One of the largest Ebola treatment centers opened Friday in Liberia, as the death toll from the disease continues to rise in West Africa.
Liberian President Ellen Johnson Sirleaf thanked the international community for its part in opening the 200-bed center, which was built with help from American soldiers and will be operated by Cuban doctors.
"So today, we applaud you, we honor you, we thank you for demonstrating what it is in the interest of humanity — reaching across the ocean, across the vast lands for most of you, to come and to be with us as we try to fight this, recognizing that it is a global trek, but at the same time it's a national disaster," Sirleaf said.
"It is heartening to see that we are finally perhaps catching up with that boulder, if not in front of it," said Deborah Malac, the U.S. ambassador to Liberia. "It [the epidemic] was rolling down the hill at a speed that we were never going to catch, we thought two months ago. But we are starting to make progress. It is important that we not let up."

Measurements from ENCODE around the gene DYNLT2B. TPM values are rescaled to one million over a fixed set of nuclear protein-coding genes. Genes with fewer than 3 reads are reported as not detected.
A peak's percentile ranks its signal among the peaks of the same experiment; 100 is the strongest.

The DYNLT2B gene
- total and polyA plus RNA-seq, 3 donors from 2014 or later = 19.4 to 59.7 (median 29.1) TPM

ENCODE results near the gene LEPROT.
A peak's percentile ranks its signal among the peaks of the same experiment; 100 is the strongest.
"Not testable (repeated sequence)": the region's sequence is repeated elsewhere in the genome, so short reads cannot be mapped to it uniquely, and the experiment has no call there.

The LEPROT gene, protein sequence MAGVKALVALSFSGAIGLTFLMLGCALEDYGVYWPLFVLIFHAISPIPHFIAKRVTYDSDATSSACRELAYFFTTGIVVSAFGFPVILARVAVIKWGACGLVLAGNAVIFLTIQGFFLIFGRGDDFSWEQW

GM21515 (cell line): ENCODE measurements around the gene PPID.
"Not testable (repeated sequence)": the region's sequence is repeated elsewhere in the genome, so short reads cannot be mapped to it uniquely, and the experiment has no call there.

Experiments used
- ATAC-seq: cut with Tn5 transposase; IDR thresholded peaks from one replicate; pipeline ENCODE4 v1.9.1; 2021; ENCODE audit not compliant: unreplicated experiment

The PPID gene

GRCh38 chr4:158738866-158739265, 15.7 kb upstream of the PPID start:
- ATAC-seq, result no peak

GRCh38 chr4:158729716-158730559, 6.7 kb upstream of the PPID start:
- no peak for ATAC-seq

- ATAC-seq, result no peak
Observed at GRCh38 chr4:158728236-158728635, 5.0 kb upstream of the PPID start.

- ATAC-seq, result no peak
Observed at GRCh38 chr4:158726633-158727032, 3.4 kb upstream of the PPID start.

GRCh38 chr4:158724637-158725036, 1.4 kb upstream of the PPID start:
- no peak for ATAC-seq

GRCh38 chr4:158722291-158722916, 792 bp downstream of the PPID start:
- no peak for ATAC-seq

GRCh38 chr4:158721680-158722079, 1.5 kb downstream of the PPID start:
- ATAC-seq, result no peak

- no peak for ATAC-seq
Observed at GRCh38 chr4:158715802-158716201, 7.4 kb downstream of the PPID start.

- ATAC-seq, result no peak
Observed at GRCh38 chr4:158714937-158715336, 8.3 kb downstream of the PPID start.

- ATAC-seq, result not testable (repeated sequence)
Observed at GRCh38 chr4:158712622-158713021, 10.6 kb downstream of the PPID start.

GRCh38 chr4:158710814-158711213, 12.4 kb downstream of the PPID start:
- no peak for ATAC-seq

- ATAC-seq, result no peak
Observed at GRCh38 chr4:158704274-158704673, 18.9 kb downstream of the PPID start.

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In Mali, a 2-year-old girl who brought Ebola to the country may have had contact with as many as 141 people, 57 of whom have yet to be traced, according to health experts concerned that the disease could spread in Mali and beyond.
Two people known to have had contact with the girl were suspected of having the disease, according to a slide presentation by the World Health Organization (WHO) and the U.S. Centers for Disease Control and Prevention seen by Reuters news agency.
On Friday, the WHO reported the death toll from Ebola has risen to 4,951, with most of the fatalities in Liberia, Sierra Leone and Guinea. The agency slightly lowered the number of overall Ebola cases to 13,567, mainly because some suspected cases in Guinea turned out to be false.
The U.N. agency also issued new guidelines for health workers treating Ebola patients, recommending that they double up on gloves and completely cover their eyes, mouths and noses. It said the choice of protective gear is much less important than how that gear is put on and taken off.
In the United States, a judge in Maine ruled Friday against a mandatory quarantine that the state had sought to impose on a nurse who returned from treating Ebola patients in West Africa.
The judge said Kaci Hickox was showing no signs of Ebola and was free to travel but must notify health officials immediately if her health situation changes.
Hickox had said the quarantine violated her civil rights. She refused to comply with the state's quarantine measures Thursday and went on a bicycle ride with her boyfriend. She also shook hands with a reporter this week, after an impromptu news conference.
Ebola has a 21-day incubation period and spreads through contact with an infected person's bodily fluids. The deadly virus causes fever, bleeding, vomiting and diarrhea.